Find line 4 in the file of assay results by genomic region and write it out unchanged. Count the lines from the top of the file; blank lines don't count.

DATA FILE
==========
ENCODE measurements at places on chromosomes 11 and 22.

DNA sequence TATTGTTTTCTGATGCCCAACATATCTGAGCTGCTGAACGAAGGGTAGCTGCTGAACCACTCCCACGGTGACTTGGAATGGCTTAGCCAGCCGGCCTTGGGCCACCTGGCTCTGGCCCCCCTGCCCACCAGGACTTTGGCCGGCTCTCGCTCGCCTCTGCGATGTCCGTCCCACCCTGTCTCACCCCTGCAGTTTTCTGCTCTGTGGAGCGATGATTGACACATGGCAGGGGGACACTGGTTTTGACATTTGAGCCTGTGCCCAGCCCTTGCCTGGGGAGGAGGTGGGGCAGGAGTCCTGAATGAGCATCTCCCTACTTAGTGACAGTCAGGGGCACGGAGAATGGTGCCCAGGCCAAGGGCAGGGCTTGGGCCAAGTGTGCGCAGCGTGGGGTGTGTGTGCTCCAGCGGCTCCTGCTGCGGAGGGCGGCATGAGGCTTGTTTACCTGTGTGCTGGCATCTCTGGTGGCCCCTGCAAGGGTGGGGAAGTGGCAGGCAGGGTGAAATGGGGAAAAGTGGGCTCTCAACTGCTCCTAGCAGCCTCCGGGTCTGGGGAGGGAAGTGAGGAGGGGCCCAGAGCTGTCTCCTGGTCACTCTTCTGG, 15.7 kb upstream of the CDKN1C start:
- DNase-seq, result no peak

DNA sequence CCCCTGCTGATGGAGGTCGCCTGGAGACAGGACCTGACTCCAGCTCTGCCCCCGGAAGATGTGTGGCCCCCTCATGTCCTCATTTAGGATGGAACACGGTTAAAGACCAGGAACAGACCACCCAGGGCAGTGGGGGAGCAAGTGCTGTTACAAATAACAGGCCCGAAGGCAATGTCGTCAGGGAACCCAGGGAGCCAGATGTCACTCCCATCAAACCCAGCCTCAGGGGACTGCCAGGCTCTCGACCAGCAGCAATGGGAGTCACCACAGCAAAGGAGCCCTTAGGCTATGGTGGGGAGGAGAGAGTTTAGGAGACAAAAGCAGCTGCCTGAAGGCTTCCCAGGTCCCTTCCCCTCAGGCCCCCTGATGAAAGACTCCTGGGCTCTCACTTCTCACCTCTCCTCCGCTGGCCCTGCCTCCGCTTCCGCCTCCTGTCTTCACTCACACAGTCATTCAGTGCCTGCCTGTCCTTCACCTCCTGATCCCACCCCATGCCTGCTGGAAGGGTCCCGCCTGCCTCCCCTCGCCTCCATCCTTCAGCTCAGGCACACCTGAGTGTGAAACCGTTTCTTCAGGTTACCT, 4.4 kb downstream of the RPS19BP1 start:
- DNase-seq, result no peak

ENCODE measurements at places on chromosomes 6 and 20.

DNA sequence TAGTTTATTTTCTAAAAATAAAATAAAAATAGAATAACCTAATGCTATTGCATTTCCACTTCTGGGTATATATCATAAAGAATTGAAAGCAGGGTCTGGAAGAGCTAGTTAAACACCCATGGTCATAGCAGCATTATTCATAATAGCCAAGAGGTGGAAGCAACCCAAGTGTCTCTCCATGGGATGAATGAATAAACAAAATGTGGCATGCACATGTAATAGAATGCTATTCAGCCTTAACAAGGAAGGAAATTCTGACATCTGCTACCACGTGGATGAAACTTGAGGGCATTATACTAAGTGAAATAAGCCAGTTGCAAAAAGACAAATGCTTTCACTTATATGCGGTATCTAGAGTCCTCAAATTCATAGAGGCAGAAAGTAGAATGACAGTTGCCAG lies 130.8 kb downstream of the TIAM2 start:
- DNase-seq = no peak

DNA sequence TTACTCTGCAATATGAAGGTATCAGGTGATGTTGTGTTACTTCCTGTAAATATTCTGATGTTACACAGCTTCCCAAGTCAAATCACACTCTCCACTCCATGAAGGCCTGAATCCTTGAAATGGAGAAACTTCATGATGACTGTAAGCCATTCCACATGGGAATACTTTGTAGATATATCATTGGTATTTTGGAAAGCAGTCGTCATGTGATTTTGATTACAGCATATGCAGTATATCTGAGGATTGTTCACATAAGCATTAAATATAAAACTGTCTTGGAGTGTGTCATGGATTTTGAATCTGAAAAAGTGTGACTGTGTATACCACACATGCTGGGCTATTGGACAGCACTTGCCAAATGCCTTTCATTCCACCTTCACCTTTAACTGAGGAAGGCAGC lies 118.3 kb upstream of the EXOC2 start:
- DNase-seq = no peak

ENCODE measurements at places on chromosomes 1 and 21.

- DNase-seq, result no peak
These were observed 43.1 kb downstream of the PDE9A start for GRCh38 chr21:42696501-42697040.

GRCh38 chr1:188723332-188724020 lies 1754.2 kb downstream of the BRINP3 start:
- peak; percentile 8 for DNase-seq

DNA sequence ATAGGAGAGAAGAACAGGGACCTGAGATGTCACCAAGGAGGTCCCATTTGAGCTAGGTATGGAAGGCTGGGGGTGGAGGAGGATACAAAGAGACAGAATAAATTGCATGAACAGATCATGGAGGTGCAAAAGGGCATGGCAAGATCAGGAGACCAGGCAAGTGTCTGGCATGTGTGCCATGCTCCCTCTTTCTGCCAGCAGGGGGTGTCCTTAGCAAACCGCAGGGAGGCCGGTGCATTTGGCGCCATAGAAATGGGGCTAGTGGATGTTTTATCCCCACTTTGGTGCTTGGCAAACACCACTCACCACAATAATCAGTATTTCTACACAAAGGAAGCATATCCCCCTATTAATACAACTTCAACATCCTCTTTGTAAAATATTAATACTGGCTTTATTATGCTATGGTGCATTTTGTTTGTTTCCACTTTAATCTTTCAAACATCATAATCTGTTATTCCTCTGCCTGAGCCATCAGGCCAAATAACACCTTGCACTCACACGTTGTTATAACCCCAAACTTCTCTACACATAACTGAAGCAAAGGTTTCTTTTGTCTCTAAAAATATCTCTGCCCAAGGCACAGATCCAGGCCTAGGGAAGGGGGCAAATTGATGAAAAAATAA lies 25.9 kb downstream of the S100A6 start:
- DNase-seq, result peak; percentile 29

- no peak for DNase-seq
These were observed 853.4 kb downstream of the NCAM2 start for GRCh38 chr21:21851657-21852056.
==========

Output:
DNA sequence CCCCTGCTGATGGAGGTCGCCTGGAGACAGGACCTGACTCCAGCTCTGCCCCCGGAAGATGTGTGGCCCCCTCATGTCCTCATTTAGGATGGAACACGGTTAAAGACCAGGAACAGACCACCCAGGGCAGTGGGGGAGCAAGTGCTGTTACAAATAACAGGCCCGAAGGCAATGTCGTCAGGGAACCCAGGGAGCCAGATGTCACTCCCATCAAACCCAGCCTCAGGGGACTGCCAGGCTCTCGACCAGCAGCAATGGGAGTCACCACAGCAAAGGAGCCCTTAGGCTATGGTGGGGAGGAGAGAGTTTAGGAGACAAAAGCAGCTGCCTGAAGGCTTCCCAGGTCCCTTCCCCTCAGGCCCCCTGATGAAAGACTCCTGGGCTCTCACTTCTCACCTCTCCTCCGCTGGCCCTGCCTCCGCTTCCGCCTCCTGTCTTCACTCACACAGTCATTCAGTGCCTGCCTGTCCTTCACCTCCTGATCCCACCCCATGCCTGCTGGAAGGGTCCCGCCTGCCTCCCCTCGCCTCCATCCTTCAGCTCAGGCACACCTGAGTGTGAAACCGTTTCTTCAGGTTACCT, 4.4 kb downstream of the RPS19BP1 start: